Goans have deep religious fervour
Nov 25, 2006
Goa’s rich culture and harmony among faiths may have impressed Cardinal Paul Poupard, President of the Pontifical Council for Culture (PCC), but the top Vatican official has reminded Goans of obstacles that could impede dialogue between faiths.
(Goa's Herald) PANJIM, NOV 24 — In an exclusive interview to Herald, Cardinal Poupard (76) — who is also president of the Pontifical Council for Inter-Religious Dialogue (PCIRD) — outlines the nature of inter-religious dialogue and the need to collaborate with each other.
Is the PCIRD a response to the growing influence of other religions or is it part of the Church’s plan to “accommodate” other religions?
It is neither to accommodate nor is it a response, but it flows from the Second Vatican Council. The church realised that Christians live among many cultures and many religions. The church spoke of an interaction of Christians with cultures and an interaction of Christians with other religions.
In a multi-cultural society like India, where Christianity is a minority religion, there is a tendency to perceive inter-religious dialogue as evangelism, thereby creating suspicion among other faiths. Elsewhere, others may think that if inter-religious dialogue is so important, has the proclamation of the Gospel message lost its urgency.
The answer again is no and no. We must be cautious against two tendencies. One tendency is to close ourselves and to say all other religions are evil. The church does not accept this tendency. Jesus Himself taught us to be open to others. The other tendency is to say everything is equal and this too is unacceptable as it would lead to relativism and syncretism. Therefore, we need to have a dialogue, always with the intention of presenting Jesus to others.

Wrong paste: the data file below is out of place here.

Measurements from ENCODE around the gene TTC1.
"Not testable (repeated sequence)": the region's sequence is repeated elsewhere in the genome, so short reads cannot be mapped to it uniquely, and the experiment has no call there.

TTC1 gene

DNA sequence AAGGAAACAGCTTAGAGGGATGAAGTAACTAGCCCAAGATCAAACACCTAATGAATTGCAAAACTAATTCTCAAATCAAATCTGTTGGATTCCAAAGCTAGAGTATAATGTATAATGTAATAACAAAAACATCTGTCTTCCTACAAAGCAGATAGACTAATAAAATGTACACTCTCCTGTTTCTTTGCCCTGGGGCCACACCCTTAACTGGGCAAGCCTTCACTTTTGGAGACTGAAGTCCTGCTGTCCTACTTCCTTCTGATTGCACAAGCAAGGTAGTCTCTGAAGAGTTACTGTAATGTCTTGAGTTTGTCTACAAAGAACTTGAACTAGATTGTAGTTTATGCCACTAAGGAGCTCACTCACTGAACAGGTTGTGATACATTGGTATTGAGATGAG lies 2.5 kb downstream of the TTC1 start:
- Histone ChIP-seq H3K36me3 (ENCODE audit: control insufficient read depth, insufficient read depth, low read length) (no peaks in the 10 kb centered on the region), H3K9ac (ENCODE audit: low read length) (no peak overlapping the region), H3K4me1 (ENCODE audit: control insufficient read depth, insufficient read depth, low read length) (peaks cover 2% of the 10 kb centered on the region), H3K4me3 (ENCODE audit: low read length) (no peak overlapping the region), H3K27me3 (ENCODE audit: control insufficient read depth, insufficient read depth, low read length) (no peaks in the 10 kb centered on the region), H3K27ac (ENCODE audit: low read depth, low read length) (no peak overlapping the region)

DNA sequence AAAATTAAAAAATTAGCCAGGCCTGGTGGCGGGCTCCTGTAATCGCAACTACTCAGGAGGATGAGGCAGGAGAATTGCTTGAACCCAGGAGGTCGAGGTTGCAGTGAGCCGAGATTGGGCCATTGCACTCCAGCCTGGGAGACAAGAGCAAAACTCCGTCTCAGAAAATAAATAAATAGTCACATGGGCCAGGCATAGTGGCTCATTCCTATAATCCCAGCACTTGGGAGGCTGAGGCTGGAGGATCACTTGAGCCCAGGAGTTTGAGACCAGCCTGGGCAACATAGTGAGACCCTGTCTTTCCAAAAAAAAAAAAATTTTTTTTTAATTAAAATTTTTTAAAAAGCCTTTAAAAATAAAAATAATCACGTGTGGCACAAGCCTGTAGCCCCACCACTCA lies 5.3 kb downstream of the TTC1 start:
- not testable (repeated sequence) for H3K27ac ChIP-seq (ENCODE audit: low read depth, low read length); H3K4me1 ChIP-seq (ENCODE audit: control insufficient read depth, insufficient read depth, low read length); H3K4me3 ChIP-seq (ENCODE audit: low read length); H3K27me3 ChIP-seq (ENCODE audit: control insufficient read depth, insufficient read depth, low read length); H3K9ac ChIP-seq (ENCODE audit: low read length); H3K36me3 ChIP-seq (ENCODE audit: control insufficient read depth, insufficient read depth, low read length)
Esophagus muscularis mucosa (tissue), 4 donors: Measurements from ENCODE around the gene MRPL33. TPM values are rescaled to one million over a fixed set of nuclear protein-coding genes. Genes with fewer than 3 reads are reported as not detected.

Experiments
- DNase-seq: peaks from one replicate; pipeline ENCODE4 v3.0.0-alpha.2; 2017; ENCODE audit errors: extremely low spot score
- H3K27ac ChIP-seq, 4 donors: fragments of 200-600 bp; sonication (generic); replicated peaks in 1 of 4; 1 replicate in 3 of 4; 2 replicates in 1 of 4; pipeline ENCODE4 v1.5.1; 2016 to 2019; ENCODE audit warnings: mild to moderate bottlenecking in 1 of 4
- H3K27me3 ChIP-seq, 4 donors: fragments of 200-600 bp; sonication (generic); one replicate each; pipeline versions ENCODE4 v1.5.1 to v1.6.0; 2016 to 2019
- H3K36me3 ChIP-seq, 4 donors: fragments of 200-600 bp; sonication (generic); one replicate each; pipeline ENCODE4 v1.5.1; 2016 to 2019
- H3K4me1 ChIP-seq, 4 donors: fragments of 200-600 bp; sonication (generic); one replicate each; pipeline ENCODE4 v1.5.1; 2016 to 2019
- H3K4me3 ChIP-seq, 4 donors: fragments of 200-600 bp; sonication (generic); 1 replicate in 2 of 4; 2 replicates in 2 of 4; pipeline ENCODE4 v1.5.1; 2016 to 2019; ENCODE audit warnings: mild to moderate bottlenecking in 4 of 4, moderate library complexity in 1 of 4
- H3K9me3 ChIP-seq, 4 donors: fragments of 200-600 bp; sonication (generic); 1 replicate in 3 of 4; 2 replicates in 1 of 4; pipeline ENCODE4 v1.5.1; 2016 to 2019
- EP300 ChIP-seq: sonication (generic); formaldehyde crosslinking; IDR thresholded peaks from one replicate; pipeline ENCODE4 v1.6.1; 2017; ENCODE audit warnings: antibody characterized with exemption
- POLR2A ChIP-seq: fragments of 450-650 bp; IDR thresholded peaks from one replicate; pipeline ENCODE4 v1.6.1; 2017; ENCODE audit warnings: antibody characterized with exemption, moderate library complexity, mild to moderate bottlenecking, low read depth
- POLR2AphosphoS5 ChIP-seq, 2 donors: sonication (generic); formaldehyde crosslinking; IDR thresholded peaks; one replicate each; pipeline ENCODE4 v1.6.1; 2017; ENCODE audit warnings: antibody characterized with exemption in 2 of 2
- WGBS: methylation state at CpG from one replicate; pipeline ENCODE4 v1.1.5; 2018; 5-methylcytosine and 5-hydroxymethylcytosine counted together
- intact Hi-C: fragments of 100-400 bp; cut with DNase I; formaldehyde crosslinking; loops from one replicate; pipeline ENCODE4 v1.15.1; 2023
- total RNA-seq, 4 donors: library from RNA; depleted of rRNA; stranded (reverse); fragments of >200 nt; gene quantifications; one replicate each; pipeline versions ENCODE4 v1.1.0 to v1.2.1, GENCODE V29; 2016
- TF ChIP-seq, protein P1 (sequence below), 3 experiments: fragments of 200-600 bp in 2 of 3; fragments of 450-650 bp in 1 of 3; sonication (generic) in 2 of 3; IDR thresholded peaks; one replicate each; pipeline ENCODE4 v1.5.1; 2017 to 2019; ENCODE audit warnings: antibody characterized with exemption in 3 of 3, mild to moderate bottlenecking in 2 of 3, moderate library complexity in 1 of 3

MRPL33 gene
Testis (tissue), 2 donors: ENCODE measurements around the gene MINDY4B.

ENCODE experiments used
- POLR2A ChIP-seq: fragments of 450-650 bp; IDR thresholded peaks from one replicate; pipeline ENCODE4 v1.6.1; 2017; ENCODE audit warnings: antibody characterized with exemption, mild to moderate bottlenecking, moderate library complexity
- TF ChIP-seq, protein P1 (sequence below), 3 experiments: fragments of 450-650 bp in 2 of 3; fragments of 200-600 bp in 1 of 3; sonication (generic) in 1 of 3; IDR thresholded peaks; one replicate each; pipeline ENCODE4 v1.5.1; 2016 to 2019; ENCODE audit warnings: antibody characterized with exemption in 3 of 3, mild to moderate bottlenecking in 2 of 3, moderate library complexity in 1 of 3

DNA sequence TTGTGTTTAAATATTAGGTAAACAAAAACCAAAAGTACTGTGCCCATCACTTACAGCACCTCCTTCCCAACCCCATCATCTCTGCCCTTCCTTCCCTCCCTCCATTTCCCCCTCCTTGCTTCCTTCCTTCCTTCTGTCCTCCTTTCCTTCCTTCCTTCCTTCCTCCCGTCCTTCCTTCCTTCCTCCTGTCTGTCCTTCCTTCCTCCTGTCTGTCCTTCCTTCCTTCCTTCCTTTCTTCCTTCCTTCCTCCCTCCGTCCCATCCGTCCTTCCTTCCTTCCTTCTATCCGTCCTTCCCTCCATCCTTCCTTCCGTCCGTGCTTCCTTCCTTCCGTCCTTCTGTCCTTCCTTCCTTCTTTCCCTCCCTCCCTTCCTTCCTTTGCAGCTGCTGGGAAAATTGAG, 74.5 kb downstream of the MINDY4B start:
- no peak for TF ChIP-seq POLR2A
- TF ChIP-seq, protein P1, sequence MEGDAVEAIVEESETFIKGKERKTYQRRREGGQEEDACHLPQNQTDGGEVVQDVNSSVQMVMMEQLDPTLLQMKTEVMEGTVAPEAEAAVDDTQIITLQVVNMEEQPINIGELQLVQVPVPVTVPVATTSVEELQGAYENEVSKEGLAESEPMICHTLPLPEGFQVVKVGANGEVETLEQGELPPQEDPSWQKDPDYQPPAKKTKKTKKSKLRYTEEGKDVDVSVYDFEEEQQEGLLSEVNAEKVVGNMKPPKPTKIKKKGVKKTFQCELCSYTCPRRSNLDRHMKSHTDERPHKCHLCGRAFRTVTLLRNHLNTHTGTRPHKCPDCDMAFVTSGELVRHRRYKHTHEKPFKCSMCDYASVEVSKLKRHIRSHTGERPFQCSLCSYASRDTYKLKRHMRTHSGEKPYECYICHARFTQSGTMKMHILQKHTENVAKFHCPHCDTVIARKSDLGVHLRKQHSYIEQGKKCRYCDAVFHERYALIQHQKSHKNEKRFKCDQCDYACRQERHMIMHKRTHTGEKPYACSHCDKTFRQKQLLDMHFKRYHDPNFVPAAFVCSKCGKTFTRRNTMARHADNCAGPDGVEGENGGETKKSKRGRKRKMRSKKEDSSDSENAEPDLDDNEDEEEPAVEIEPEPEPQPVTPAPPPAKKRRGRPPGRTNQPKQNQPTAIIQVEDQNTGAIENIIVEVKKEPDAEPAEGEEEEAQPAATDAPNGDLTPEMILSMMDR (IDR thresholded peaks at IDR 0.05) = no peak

How does the PCIRD understand inter-religious dialogue? Is it seen as “tolerant”, “mutual respect” or “accommodative”?
The first aim is to know other religions and then to have mutual respect. Both know each other and should respect each other. Religions can be a witness to God in a world filled with consumerism and materialism. Religions need to collaborate among each other for civilisation of the world.
What are the obstacles that can slow down dialogue between religions?
Suspicion among other faiths, violence and war are obstacles to the dialogue between religions. Different situations pose different challenges. For instance in the west, people always ask “How can you have a dialogue with the Muslims at this moment? Because of the media, most people tend to think that all Muslims are terrorists. Thanks to God, there are millions of Muslims who never even think of terrorism.
What has been your experience during your brief stay in Goa?
It has been a very positive experience and Goa has a very rich cultural reality. When I met Cardinal Ivan Dias in Rome and told him that I was going to Goa, he was very happy and told me that I must visit the tomb of St Francis Xavier. On the same day, the Holy Father Pope Benedict XVI also encouraged me to visit Bom Jesus Basilica.
When we celebrated Mass at Pilar on Monday, I was very touched by the fervour and deep religiosity of the Goans. During that time, I could rediscover my own faith.
What is your message to the Goan Catholics who live in a multi-cultural society?
The Goan people have given me a very beautiful witness to their faith. They have shown me the task of the PCC. They have shown it through the testimony of their lives, that they are living this evangelisation of cultures. Continue being proud of being Catholics, so that you can present Christ to others with gentleness and kindness.